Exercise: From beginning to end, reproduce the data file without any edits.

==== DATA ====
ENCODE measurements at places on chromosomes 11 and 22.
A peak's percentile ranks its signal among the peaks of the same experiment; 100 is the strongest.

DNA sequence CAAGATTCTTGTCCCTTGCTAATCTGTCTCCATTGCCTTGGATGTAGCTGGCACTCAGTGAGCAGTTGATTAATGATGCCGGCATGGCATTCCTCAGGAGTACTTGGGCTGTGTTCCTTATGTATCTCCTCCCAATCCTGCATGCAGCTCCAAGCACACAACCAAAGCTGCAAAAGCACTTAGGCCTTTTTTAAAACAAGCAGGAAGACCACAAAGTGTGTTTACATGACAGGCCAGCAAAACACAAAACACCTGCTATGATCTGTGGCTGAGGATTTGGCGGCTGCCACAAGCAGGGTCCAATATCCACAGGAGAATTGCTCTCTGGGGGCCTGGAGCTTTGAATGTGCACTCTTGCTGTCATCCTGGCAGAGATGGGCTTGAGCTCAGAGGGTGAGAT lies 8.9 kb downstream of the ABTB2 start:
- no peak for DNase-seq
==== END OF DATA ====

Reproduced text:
ENCODE measurements at places on chromosomes 11 and 22.
A peak's percentile ranks its signal among the peaks of the same experiment; 100 is the strongest.

DNA sequence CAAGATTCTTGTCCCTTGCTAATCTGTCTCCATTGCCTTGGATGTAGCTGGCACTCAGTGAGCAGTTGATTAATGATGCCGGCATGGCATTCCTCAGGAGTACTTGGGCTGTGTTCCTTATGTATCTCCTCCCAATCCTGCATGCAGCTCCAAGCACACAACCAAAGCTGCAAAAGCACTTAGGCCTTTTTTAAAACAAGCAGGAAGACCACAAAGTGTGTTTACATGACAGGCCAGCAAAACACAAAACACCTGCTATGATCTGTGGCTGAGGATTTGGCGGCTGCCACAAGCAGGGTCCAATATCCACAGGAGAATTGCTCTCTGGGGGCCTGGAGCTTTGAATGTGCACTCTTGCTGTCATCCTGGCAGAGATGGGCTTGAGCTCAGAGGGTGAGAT lies 8.9 kb downstream of the ABTB2 start:
- no peak for DNase-seq